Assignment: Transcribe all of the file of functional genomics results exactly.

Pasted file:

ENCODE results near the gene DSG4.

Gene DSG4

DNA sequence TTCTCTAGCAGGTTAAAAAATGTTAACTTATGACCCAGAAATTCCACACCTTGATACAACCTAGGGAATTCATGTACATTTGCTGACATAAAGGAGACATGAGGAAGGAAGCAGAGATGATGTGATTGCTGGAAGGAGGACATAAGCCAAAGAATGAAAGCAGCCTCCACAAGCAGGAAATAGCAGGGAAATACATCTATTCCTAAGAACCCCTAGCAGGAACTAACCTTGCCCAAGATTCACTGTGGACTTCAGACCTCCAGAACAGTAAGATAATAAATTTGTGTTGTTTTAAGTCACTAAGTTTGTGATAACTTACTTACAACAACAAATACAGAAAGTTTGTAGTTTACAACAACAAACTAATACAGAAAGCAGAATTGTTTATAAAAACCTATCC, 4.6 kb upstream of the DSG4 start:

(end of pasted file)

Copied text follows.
ENCODE results near the gene DSG4.

Gene DSG4

DNA sequence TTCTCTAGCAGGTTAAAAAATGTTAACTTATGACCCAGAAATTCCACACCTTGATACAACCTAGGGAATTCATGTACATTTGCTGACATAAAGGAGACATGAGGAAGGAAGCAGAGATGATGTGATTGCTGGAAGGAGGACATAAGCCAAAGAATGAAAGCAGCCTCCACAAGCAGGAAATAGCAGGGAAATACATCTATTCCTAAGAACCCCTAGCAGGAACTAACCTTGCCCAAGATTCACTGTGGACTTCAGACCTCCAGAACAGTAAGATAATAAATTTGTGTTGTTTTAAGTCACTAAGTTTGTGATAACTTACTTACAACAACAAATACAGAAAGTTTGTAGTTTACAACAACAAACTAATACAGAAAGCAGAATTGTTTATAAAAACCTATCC, 4.6 kb upstream of the DSG4 start: